I’m a goodwill junkie.
It wasn’t always that way. During my first trip to Goodwill roughly three decades ago, I’m fairly certain I thought the place was a dump. I base this on my own children’s reactions when I announce that Dad’s “making a run to the ’Will”—my lame attempt to make my mecca seem a bit cooler.
“I don’t want to go,” my eight-year-old whines.
“Nooooo!” my five-year-old cries.
But I don’t care. I love Goodwill. I love it for the funky T-shirts. I love it for the inexpensive children’s books. I love it for the stuff I never knew I wanted until I saw it—those knickknacks stacked behind the Looney Toons salt-and-pepper shakers, but in front of the eBay-ready, unopened canister of 1970s Dunlop tennis balls. My house is practically bursting with discoveries: board games, snowsuits, picture frames, and even a life-size cardboard cutout of former baseball pro Ken Griffey Jr., because—what the heck?—it was $2.99.
Which brings me to this: I need help.
Back in 2008, I dropped into Goodwill for the first time in years to see what was inside. I wanted to know if my visceral childhood reaction to secondhand wares remained. I bought a couple of shirts and went home happy. As a married dad with a mortgage and two college tuitions on the horizon…what can I say? The idea of paying $4 for some other guy’s jacket no longer made me want to bathe in bleach. And in a way, that made me feel good about myself. I started making monthly trips to Goodwills around Denver. Like any good addict, I convinced myself it was totally recreational.
Soon I was dropping cash once a week and coming home with a jumbo plastic bag filled with what I considered to be pretty cool stuff. My daughter had every Judy Blume, Beverly Cleary, and Roald Dahl book you could imagine. My son got two baseball bats and a helmet that he shared with his rec-league teammates. My wife thought it was cute. I swear.
That is, until I veered terribly off course. Sometime last year, I became a full-on thriftaholic. I ramped up my visits, hitting two or three Goodwills a week. Last summer, I did a grand tour: four Goodwills in one day. On trips outside the state, I’d pull up the address of the nearest store on my phone.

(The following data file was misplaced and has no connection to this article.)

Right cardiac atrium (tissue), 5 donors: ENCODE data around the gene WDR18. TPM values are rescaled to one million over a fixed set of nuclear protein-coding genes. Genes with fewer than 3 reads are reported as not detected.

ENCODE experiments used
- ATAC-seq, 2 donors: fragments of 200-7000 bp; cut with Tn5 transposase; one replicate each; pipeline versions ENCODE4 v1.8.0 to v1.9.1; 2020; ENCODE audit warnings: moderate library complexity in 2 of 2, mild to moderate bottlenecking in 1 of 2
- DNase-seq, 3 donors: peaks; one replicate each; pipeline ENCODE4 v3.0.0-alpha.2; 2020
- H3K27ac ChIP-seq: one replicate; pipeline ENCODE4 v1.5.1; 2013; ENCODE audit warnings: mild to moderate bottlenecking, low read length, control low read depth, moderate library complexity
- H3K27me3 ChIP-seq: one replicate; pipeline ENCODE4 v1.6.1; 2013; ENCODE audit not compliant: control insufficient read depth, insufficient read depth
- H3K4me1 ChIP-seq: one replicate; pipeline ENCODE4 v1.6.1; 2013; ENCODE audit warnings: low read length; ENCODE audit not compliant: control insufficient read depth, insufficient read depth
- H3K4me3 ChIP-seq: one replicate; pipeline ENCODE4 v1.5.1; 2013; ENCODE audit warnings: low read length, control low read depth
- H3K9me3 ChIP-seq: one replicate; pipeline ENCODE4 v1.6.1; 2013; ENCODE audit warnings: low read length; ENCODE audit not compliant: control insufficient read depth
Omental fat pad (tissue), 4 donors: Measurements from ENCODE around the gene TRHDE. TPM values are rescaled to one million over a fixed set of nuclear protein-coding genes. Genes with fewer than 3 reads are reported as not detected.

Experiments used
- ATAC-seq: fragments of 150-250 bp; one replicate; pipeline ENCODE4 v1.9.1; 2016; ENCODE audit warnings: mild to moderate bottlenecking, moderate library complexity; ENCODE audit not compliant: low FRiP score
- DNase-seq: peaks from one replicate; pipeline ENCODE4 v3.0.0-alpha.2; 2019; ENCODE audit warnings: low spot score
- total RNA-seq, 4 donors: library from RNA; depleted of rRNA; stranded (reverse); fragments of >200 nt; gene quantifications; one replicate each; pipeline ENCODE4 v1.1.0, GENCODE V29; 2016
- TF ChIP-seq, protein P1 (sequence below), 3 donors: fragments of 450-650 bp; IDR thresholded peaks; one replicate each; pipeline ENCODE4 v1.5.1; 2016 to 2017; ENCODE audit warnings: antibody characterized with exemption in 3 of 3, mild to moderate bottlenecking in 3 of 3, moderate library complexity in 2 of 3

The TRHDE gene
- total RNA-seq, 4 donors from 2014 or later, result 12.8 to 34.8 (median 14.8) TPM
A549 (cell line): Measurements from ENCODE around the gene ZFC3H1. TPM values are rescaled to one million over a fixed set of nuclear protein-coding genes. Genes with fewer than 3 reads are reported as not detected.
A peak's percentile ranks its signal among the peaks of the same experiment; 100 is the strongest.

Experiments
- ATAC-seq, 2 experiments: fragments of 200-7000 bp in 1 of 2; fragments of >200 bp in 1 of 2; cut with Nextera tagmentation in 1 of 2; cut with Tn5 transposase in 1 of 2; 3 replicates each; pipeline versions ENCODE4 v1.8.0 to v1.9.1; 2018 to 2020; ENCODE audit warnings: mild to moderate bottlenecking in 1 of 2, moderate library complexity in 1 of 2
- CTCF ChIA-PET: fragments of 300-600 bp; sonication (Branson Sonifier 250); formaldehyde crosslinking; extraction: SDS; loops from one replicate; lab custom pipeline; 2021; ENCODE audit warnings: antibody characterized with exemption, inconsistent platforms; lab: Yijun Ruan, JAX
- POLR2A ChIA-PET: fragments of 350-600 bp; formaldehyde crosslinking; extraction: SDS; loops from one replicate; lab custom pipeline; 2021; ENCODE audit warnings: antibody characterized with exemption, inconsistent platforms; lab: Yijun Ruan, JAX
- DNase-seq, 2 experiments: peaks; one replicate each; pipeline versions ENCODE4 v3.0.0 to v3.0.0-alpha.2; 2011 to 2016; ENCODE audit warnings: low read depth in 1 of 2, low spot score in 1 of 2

A few months ago, I finally admitted my obsession. But that was only after I ran out of closet space and my wife told me she had a big problem with that cardboard cutout. I’d placed it near a window in my son’s bedroom, and she said it looked like someone with a bat was stalking the cul-de-sac. Inexpensive home-security system, I argued. She won.
And she was right. I took inventory of the items I’d purchased. I had clothes I’d worn only once, books I’d vowed to read but hadn’t, photos I’d never had time to frame. In other words: I’d brought Goodwill home with me and never unpacked. I’d gone overboard with my love for the ’Will. I was buying simply to buy—functionality notwithstanding. It dawned on me that a deal isn’t a deal if the merchandise doesn’t hold value to begin with. You’re just spending money you wouldn’t otherwise spend. But for what? I needed to get things under control.
So I’m promising to curb my visits—for the closet space, for my family’s sanity, and maybe even a little for me. No more Tours de Goodwill. No more dragging my pleading kids along with me. Yes, this Goodwill junkie is going to change. Right after the next half-price sale.
Goodwill Denver—South Broadway
21 S. Broadway, 303-722-1440
Buy: men’s T-shirts and dress shirts, framed photos, knickknacks
Goodwill Denver—Cherry Creek
5000 Leetsdale Drive, 303-321-8798
Buy: children’s books
4160 S. Broadway, 303-781-8511
Buy: men’s coats and jackets, kids’ clothes
11000 S. Parker Road, 303-840-1004
Buy: books for all ages, men’s shirts, kids’ clothes